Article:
Saturday, February 25, 2012

A Notice to the Mormon Church Leadership

As you may know, word has gotten out that the Church of Jesus Christ of Latter-day Saints, otherwise known as the Mormons, have been baptizing deceased Jews, including Holocaust survivors. Worse, they’ve been doing so even after promising to stop the practice; in the case of Anne Frank, they did so nine times.

The news is now filled with discussion of the Mormon practice of “vicarious baptism,” especially with Mitt Romney’s campaign for President. And, quite frankly, I don’t think this is going to end so long as the LDS church continues to record people as members against their will.

So, with that in mind, I’ve decided to take a proactive approach. Below is a communication to the Mormon church leadership, transmitted through their website’s feedback form:

To the leadership of the Church of Jesus Christ of Latter-day Saints:

In light of your continued practice of baptizing deceased individuals into your church, and given my strong personal beliefs that religious commitment and affiliation demands fully informed consent, I hereby give notice that I am withholding consent to be baptized by proxy following my demise, and prohibit any and all members of your church from performing said rite on my behalf.

In the event that this notice is ignored by any member of your church, I hereby empower any and all concerned individuals to take action in response, up to and including legal action on behalf of my estate.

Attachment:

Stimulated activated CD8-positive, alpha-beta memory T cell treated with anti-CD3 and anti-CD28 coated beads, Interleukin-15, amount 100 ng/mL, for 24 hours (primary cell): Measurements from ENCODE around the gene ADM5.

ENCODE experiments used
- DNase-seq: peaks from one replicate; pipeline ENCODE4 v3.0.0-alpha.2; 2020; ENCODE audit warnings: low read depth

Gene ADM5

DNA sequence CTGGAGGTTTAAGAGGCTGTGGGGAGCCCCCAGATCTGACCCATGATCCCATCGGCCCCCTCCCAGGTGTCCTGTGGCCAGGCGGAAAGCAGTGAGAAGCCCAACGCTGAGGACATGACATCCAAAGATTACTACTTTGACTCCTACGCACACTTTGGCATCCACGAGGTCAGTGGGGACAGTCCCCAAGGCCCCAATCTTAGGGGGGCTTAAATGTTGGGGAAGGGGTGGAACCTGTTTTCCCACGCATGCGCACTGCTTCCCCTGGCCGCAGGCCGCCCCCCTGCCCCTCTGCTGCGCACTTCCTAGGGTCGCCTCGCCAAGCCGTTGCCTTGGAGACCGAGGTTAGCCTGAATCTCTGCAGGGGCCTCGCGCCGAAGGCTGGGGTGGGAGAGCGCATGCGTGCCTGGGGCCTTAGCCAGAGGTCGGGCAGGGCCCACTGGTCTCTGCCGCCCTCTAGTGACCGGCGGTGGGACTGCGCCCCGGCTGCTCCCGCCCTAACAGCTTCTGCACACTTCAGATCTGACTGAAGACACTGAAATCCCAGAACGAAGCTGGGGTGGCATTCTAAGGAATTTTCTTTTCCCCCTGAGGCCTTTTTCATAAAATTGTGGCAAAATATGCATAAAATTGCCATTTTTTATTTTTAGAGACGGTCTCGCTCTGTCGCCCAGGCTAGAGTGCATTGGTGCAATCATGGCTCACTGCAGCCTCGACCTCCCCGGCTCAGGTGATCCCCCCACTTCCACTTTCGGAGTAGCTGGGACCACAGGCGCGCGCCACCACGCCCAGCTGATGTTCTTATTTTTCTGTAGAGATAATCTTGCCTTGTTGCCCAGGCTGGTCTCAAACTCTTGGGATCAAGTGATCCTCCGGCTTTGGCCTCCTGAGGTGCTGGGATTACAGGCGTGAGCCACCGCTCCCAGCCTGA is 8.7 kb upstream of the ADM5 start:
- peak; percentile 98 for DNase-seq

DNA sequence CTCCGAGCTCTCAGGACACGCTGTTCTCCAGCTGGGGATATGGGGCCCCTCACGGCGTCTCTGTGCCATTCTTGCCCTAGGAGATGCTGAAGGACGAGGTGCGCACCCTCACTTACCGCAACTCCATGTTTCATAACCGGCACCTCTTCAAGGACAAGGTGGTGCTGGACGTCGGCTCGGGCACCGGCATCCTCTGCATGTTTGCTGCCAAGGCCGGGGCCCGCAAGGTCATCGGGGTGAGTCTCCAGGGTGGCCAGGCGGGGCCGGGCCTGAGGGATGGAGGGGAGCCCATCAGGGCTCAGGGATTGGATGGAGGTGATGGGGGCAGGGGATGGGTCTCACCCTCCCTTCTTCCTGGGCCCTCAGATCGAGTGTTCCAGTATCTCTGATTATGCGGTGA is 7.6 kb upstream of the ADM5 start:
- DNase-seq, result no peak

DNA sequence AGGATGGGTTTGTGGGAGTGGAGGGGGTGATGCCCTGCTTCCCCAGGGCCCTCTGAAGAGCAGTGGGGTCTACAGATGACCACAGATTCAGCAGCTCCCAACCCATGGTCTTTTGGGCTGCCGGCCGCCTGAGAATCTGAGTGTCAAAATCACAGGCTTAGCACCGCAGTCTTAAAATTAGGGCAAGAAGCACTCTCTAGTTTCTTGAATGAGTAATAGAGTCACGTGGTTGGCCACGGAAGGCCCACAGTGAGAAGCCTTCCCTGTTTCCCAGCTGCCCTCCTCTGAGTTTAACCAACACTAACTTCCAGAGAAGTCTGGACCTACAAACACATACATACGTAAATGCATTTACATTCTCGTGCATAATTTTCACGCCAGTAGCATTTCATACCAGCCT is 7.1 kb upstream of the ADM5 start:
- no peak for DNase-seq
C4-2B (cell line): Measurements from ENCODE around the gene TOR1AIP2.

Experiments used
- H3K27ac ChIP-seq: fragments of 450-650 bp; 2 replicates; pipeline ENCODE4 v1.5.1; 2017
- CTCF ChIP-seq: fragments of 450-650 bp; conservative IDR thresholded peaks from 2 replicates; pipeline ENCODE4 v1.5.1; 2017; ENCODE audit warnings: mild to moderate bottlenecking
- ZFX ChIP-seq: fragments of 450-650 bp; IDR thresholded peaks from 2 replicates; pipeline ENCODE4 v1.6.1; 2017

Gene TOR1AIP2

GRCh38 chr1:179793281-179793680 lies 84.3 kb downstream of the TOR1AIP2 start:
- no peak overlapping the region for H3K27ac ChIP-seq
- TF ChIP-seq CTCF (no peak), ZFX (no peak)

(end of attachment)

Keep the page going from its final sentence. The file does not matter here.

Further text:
Please note receipt of this notice forthwith, including a summary of measures to be taken by your church to assure compliance with my wishes.

Most respectfully and sincerely,

Desmond Ravenstone

Now I’m sure there will be those who ask: “What possible good can this do?” At the very least, it will let them know that this person does not wish to be put on their membership rolls without consent. And if enough people do so, perhaps they will get get the hint and rethink how they do this practice, all good intentions aside.

But it’s not just about peculiar practices or membership rolls. It’s also about respect for other people’s beliefs. Consider how the LDS church leadership has responded to the issue of marriage equality. No one wants to use government to force them to perform same-sex unions, but they feel it’s their right to use their church organization to raise millions towards imposing their prohibition on everyone else. Yes, I respect the right of Mormons or anyone else to believe what they wish, and to engage in the political sphere as fellow citizens. But respect is a two-way street, and it seems rather bizarre that I would have to give another church explicit notice to respect my beliefs even after I’m long dead.

So, if you’d like to join me, go to the official website of the Mormon church. Click on “Submit Feedback” in the lower left corner. Fill out the feedback form (for Feedback Type, choose “Suggestion”; under Regarding, choose “Other” at the bottom of the dropdown menu). Copy and paste the above notice into the message section, with your name at the bottom. Then press “Submit” and there you have it. Who knows? They might even listen!